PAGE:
Tidings of the lapse of his brother from the religion of their forefathers reached Ka‘b, who thereupon became very much incensed. He composed a lampoon on his brother and the Prophet, together with their new religion. This he sent to his brother by the mouth of a messenger. Bujayr thought it his duty to lay the circumstance before Muhammad, who had now returned to Madīna. He recited the lampoon to the conqueror, who commented on its words, turning them all to the praise of the new faith and himself, to the condemnation of Ka‘b. Then, as appears to have been a rule with him towards all his waspish satirists, Muhammad passed a sentence of death upon his new assailant, who was to receive no quarter, should he fall into the hands of any future expeditionary Muslims.

Bujayr—knowing how several lampoonists of the Quraysh, Formerly denounced, had been slaughtered by the incensed victors, in the first moments of the occupation of Makka, while others had only saved their lives by flight and exile, and others again had been most generously pardoned by the Prophet himself, on their seeking his personal protection and

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adopting the faith—became deeply alarmed at the danger in which he had placed his brother. He therefore, in his turn, composed a poem, which he sent orally to Ka‘b, and advised him to do what the most eminent were doing—renounce his errors, and come in to the Prophet repentant; warning him of what would otherwise be his certain fate.

It appears that the circumstances became noised abroad. Enemies of Ka‘b assailed him in verse, blackening him in every way, as is usual in like cases. He probably heard also that some of them were preparing to attack him with more lethal weapons. He therefore had recourse to one of the Arabian customs, and fled for protection to a powerful neighbour and old friend. Here he was told that his friend could not venture to shield him against the all-powerful foe whose wrath had been excited; while everywhere he was greeted with jibes as to his being already virtually a dead man.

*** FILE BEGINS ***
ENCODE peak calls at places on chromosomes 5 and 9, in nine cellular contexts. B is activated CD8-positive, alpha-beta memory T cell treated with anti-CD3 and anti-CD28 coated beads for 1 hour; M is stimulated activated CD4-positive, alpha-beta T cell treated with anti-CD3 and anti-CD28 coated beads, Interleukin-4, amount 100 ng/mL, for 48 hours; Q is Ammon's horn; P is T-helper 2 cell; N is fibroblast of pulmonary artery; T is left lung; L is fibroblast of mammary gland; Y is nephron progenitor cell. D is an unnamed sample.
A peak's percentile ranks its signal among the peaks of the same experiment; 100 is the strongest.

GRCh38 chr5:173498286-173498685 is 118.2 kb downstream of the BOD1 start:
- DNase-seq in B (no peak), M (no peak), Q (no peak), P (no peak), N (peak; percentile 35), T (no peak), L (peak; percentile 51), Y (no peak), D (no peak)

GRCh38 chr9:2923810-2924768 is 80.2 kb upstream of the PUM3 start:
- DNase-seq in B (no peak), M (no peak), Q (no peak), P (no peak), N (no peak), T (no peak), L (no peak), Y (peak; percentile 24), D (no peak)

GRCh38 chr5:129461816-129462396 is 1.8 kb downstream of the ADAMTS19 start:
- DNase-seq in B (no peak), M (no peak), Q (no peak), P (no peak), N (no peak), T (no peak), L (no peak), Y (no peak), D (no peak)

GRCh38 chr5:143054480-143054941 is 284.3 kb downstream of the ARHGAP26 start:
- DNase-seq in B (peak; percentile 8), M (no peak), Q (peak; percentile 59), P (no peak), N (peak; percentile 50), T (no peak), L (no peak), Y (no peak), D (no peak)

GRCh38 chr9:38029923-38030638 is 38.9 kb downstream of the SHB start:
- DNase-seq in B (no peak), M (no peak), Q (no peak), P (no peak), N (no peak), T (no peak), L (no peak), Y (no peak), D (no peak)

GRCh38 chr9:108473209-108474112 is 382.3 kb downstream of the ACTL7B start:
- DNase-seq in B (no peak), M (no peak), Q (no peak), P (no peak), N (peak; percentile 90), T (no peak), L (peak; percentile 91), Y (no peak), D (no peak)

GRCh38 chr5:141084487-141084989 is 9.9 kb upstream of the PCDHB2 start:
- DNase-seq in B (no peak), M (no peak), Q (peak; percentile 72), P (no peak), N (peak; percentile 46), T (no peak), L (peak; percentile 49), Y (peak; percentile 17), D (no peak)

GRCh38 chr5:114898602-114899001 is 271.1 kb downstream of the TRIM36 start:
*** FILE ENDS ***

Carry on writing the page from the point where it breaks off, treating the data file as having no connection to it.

Ka‘b now formed the resolution of a desperate, but wise and brave man. He set out secretly for Madīna, found there an old friend, claimed his protection, and was by him, the next morning at dawn, conducted to the then most simple meeting-house where Muhammad and his chief followers performed their devotions of worship and praise (not prayer). His friend indicated the Prophet to Ka‘b, who recognised the person and features he had heard described. The service ended, Ka‘b approached Muhammad, and the two sat down together. Ka‘b placed his own right hand in that of the Prophet, whom he addressed in the words: "Apostle of God, were I to bring to you Ka‘b the son of Zuhayr, penitent and professing the faith of Islām, wouldst thou receive and accept him?"—The Prophet answered: "I would."—"Then," said the Poet, "I am he."

Immediately on this intelligence being heard by the bystanders, one of the men of Madīna seized Ka‘b, and demanded the Prophet's permission to put him to death. Muhammad commanded his zealous partisan to desist; but the incident raised in the Poet a feeling of resentment, to which he gave vent immediately afterwards. For he now improvised, probably